Experts in higher education said interdisciplinary students develop a wide breadth of skills that increase their career opportunities. They said the large number of credits that universities and accreditation institutions require for degrees could discourage students from interdisciplinary studies.

Mary Churchill, the program director of higher education administration at Boston University’s Wheelock School of Education and Human Development, said interdisciplinary degrees encourage students to pursue their varying interests and prepare them for the “real world,” where interdisciplinary skills are required in the workforce.

“When you look at employer surveys of what they’re looking for when they hire, they’re not looking for an econ major or a sociology major,” Churchill said. “They’re looking for someone who has a combination of skills that often comes across disciplines.”

Robert Toutkoushian, a professor of higher education at the University of Georgia and associate director of the school’s McBee Institute of Higher Education, said the financial implications of double majoring that come from registering for more course requirements and tacking on years of study can deter students who would require financial assistance to do so.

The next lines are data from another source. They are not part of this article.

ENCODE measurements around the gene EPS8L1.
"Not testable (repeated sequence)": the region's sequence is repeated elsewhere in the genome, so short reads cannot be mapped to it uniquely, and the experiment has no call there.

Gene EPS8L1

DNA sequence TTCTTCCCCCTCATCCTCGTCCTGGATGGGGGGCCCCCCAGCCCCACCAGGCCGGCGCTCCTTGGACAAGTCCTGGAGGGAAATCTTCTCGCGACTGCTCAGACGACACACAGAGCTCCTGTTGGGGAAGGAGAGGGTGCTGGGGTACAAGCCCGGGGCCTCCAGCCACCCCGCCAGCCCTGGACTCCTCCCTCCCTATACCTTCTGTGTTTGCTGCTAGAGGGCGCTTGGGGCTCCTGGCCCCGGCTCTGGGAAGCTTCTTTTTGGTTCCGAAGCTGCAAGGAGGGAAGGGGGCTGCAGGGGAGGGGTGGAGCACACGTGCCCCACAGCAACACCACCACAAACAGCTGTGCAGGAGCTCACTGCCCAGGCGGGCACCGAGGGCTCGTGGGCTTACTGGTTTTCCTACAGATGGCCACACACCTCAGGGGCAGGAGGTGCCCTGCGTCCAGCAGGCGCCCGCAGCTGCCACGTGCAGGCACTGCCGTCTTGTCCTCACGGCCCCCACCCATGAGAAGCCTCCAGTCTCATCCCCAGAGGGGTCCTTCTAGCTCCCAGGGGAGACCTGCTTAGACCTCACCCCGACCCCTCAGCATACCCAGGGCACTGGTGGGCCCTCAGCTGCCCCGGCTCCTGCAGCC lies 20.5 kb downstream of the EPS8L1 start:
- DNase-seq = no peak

“In general, this would be a good thing for some students to do, provided that they have the time and money to do it,” he said. “Not everyone is in this situation, however.”

Students said they were easily able to declare new majors and minors, balance their coursework between them and engage in interdisciplinary studies to learn “hard skills” they can apply to their primary field of interest.

Lily Vassalo, a senior majoring in international affairs and business, said she has a broader view of the world because she is not limited to one “category” of study. She said she is able to apply her quantitative analysis skills acquired through the business school to her academics at the Elliott School.

“At the end of the day, everything is a business and everything in our world revolves around money to a certain extent, so it’s been useful to understand that,” she said.